"We like to get out and talk to the customers, and then if someone has a problem, they know they can call us and they know who we are," she says. "I've sat down at their kitchen tables. That's what people like."

Answering the Skeptics

Lilac Disposal has faced challenges. Even in the 21st century, some people still have difficulty accepting a women-run garbage company.

"The hardest thing, to this day, is we have mainly men trying to knock us down — we're women in a man's world," Gutzmer says. "When we first started, one older gentleman asked us if we had a real garbage truck. I offered to drive it to his house to show him." Today, Lilac Disposal's nine full-time employees include two other women who drive the recycling truck.

In other ways, the"woman's touch" has been an advantage. "People see the purple carts and want them," Gutzmer says. "They look pretty as opposed to the green or brown carts."

But the company gets its share of complaints, too. For example, recently a resident said that the Lilac truck came down the street too early in the morning. So Gutzmer shifted the routes around so that the pickup was later in the morning. "We don't want to lose the customers," she says, "and then it shows the neighbors what we're willing to do."

Yet Gutzmer and Hall have realized the difficulty in accommodating all customer requests. "You have to balance the new customers, the vendors, and it gets to be quite a bit of juggling," Hall says.

Gutzmer adds that the economic downturn has affected Lilac's operations, just as it did so many others. "In February, our truck insurance doubled, and in March, workers' compensation tripled," Gutzmer says. As a result, Gutzmer and Hall let two employees go and work longer hours to pick up the slack.

"Everyone is trying to make up for the losses of 9-11," she adds. "Every day we're learning."

"We Can Do It"

The learning curve, at times, has been steep. Hall admits that it was difficult at first to understand the more technical aspects of the job, such as how the trucks worked and which parts were needed for repairs. But Hall has worked at it, even earning her commercial driver's license. Now, if a driver calls in sick, she can jump in the cab. "As women, we're used to wearing quite a few different hats, and we're able to handle it," Hall says.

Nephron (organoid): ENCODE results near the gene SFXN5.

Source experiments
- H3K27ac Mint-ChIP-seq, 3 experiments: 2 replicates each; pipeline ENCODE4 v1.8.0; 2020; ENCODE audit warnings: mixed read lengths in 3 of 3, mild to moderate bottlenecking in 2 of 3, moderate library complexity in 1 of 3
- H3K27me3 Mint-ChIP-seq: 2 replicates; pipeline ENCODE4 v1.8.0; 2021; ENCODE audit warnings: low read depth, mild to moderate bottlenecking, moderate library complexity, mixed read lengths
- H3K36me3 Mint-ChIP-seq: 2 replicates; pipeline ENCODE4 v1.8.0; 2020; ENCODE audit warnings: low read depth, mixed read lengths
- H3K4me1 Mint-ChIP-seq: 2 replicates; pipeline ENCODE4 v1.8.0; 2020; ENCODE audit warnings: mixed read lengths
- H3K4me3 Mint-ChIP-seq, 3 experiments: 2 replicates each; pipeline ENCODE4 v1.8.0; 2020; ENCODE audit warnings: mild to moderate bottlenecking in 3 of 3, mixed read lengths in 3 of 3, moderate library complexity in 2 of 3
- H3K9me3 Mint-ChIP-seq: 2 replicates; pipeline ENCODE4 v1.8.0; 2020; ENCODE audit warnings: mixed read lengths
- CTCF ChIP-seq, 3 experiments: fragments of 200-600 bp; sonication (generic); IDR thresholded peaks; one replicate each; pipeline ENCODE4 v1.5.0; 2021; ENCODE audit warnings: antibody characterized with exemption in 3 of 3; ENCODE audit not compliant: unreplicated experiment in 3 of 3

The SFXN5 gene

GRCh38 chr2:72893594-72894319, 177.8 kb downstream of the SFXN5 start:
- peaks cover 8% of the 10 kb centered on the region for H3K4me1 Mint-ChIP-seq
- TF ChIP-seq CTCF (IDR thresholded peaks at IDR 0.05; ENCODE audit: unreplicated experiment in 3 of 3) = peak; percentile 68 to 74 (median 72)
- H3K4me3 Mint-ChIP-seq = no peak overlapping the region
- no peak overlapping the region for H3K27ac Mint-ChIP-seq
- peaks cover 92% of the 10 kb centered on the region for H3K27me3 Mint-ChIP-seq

The corporate culture at Lilac also is very family oriented. "If [employees have] a problem, they know they can take the day off. Or if we're having a problem, then they offer to help out," Gutzmer says. "We're all very close, we help each other out, and we're a team."

Gutzmer adds that she would love to see more women join the industry but cautions that it is as tough as it is rewarding. "We've had to work harder to make people know that 'yes, we can do it,'" she says. "I have three children, and I have to make sure there's dinner, and the laundry's done ... It's tiring, but we're determined to make it work."

Hall encourages women to not be afraid to try a new field, even if it is one usually ascribed to men. "When I was a little girl, if someone said I was going to be working in trash, I would have run and cried to my mother," Hall says. "But if you're interested in the field, get a job doing it and see if you like it. It takes a lot of hard work, but if you put everything into it, you'll make it."

Kim A. O'Connell is a Waste Age contributing editor based in Arlington, Va.


No. & Types of Trucks: 10 total (3 Freightliners - 2 are recycling trucks and 1 is a 25-yard rear loader with a Leach body; 3 GMCs - 1 hook trucks, 1 split truck and 1 20-yard rear loader with a Leach body; 2 Crane Carriers for backup; and 2 pickups).

Types of Containers: 65- and 95-gallon Rehrig Pacific carts; 10-, 12- and 15-yard hook boxes; and 2-, 3-, 4-, 6- and 8-yard rear load dumpsters manufactured by Consolidated Fabricators.

No. of Employees: 9, including the owners.

Service Area: Residential, commercial and roll-off services for the east side of Monroe County, N.Y.

Most Interesting: People want to know if we actually drive the trucks and pickup the trash, and if we really know what we are doing.